What to Do With an Old 401(k)

Marla Brill

By Marla Brill | May 13th, 2019

If you’ve recently retired, you may be getting advice from your financial adviser or broker to “roll over” your 401(k) or other qualified retirement plan into a an IRA. But for some people, keeping the money in the old employer’s plan might be better.

Both choices have their pros and cons.

Creditor Protection

Qualified retirement plans such as 401(k)s are safely out of reach of creditors (although they are still fair game for ex-spouses and the IRS). IRAs offer no federal protection from creditors, although some states may do so.

The only sure way to shield IRA assets from creditors is to declare bankruptcy. If that happens, the account is protected from creditors for up to $1,283,025 (scheduled to be adjusted for inflation this year). Rollovers from employer plans enjoy unlimited protection in a bankruptcy.

Bottom line: If you’ve been fielding irate calls or notices from creditors, or worry about the impact of a creditor judgment from medical bills or a lawsuit on your retirement account, you could be better off leaving the money with your former employer. The decision to leave the money with an employer is revocable, so you can transfer it somewhere else months or even years down the road if you change your mind.

Distribution penalties

If you think you may need to tap into the account before age 59 1/2 — not an unlikely scenario if you have been laid off and have little or no income left to meet living expenses — keeping money in an employer plan may provide better access for some individuals than an IRA. For example, if you are at least age 55 in the year you separate from service, you may take distributions from a company plan without penalty. By contrast, distributions you take from an IRA before age 59 1/2 may be subject to an early withdrawal penalty.

Taking the Money Out

IRAs are typically more flexible when it comes to withdrawals. Those aged 59 1/2 or older can take money out of an IRA without restriction, and without penalty. Employers aren’t always so accommodating. Some may only allow withdrawals annually or quarterly, while others don’t permit them at all. Depending on the plan partial distributions, installment payments, or loans may also be allowed. Loans are not permitted in an IRA.

The Investment Menu

Some employers provide a wide range of investment options, while others have a more limited menu. In many cases a rollover IRA can provide investors with a much broader choice of mutual funds and securities. Just keep in mind that if you hold employer stock that has appreciated and decide to roll it over to an IRA, there could be tax consequences for any gains.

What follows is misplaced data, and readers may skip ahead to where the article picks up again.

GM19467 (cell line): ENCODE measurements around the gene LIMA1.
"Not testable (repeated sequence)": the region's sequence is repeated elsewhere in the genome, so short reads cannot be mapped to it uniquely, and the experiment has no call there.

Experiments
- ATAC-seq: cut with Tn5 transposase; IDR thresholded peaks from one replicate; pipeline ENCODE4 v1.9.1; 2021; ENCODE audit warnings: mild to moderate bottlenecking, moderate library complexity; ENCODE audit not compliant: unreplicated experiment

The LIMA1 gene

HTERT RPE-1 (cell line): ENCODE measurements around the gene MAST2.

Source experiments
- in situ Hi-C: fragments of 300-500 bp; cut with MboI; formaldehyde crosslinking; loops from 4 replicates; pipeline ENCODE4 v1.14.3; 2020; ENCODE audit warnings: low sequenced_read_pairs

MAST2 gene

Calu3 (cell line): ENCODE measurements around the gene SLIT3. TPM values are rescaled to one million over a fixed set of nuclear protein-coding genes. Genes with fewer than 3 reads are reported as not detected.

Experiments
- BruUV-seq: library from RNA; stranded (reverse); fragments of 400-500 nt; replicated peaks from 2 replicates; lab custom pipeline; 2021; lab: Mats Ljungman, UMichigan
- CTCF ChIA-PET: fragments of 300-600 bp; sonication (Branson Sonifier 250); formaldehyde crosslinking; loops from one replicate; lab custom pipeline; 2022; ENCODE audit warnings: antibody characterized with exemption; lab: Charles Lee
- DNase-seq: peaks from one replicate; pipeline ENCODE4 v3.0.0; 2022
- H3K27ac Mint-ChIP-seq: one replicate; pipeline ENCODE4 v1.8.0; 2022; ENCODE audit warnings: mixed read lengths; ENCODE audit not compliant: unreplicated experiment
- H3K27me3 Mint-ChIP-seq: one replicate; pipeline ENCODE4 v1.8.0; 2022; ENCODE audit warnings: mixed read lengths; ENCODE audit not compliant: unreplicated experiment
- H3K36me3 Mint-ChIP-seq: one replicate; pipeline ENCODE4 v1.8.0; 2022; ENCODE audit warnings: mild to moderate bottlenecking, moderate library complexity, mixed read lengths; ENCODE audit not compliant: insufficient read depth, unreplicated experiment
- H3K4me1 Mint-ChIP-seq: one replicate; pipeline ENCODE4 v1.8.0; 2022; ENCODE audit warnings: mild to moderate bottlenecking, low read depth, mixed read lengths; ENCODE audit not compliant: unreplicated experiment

Continued Contributions

Once you leave a company you can no longer contribute to its 401(k), while a rollover IRA allows you to continue making contributions. This may be advantageous, for example, if you plan to continue working part-time in retirement.

Making the Move

If you decide to do a rollover IRA be sure to examine what a brokerage firm or bank offers. In the scramble to attract the growing baby boomer market for 401(k) rollovers banks, insurance companies and brokerage firms lay out the welcome mat, often quite aggressively. Some push their firm’s own mutual funds, which may not be the best performers or carry high fees. Others try to sell high-cost insurance products that don’t make sense for a lot of people. If you suspect this is happening, look elsewhere.

Also be careful about the details of the transfer. When you move money from an employer plan to an IRA you can either direct the employer’s financial institution to send the money straight to the new bank or brokerage firm, or have the check made out to you for deposit later. With the latter option the employer is required to withhold taxes, and you’ll only have 60 days to put the original balance (including the withholding amount) into an IRA to avoid taxes and penalties. Doing a direct transfer avoids that risk.

Avoid “Cashing Out”

While it may be tempting to “cash out” of the plan by withdrawing the entire account balance, particularly for people with large credit card bills or other debt, it’s best to avoid doing this. The distribution will be subject to a federal tax withholding of 20 percent, as well as state taxes. A 10 percent early withdrawal penalty may also apply, depending on your age when you stopped working. Between taxes and penalties a $50,000 withdrawal could be whittled down to around $30,000.

And, of course, there will be less money in the account for retirement expenses. Unless there’s a pressing need, it’s much better to keep your money working for you by growing in a tax-deferred account.

Marla Brill

Marla Brill

Marla Brill has been a personal finance journalist for over 30 years,  writing about money topics for Reuters, The Boston Globe, Financial Advisor Magazine, MarketWatch, PBS’s NextAvenue, and other publications.


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